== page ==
Tbe Bearer of the Royal Banner is one of the Great Officers of the Royal Household in Scotland.
In 1298 Alexander Scrymgeour was granted the office of Constable of Dundee for the service of carrying the royal banner in the army of Scotland, and in 1324 Robert I granted Alexander's son, Nicholas Scrymgeour, and his heirs the heritable office of Banner-Bearer. His descendants retained the office until the death in 1668 of John Scrymgeour, Earl of Dundee, whose estates and heritable offices, deemed to have fallen to the king as ultimus haeres, were regranted to Charles Maitland, later 3rd Earl of Lauderdale. In 1821 the 8th Earl officiated at the Coronation of George IV, but in the following year Henry Scrymgeour-Wedderburn carried the royal banner at Holyroodhouse during the King's visit. The respective rights of the Earls of Lauderdale and the Scrymgeour-Wedderburns, as representatives of the Scrymgeours, remained unresolved until 1902 when the Court of Claims found in favour of Henry Scrymgeour-Wedderburn. Henry's son proved his claim as heir to the Viscountcy of Dudhope in 1952 and the Earldom of Dundee in 1953.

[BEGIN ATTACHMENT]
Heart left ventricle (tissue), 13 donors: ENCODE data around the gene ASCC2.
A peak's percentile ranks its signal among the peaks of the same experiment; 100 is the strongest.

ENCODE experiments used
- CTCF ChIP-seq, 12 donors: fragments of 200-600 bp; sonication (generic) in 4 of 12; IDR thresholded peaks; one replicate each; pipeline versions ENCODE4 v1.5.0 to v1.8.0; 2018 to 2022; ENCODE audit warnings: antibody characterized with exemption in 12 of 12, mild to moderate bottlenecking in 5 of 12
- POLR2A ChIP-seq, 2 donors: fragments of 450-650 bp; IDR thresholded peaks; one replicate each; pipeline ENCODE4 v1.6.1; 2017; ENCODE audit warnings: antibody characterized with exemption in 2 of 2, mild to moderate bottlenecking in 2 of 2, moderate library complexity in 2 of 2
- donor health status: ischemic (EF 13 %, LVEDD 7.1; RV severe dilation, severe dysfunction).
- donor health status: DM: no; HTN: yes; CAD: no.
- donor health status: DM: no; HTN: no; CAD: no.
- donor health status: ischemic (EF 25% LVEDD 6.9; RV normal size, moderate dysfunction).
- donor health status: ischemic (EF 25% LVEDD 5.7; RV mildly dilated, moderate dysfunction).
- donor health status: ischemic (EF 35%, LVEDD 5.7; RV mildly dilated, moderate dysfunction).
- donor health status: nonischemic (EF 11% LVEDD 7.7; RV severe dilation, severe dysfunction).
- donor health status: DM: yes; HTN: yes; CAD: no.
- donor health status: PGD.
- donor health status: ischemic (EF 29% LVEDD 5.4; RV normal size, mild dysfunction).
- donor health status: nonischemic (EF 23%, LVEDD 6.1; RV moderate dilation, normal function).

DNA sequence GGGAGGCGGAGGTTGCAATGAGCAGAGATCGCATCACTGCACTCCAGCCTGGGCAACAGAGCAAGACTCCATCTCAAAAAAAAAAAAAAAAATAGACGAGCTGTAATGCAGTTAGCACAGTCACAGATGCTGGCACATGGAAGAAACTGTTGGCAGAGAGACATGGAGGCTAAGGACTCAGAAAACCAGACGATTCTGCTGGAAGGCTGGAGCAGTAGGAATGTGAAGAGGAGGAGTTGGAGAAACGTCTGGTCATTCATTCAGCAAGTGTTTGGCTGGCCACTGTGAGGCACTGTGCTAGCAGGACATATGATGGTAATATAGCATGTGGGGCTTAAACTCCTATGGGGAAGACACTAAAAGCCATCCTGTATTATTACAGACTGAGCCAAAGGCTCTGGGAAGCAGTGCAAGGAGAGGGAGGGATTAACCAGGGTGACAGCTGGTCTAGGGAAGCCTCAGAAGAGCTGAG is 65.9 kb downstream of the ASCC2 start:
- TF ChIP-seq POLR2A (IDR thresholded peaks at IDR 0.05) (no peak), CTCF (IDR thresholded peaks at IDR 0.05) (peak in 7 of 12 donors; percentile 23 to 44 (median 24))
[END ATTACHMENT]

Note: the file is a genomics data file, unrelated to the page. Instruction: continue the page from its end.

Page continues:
The Earl of Lauderdale holds the separate office of Bearer of the National Flag of Scotland.
Famous quotes containing the words bearer of, banner, bearer and/or royal:
“Just as a person who is always asserting that he is too good-natured is the very one from whom to expect, on some occasion, the coldest and most unconcerned cruelty, so when any group sees itself as the bearer of civilization this very belief will betray it into behaving barbarously at the first opportunity.”
—Simone Weil (19101943)
“And before, with banner red,
Through the blizzard snow unseen,
All unharmed by hail of lead,
With a step like snow so light,
Showered in myriad pearls of snow.
Crowned in wreath of roses white,
Christ leads onward as they go.”
—Alexander Blok (18801921)
“No man loves the bearer of bad tidings.”
—Sophocles (497406/5 B.C.)
“The Royal Navy of England hath ever been its greatest defence and ornament; it is its ancient and natural strength; the floating bulwark of the island.”
—William Blackstone (17231780)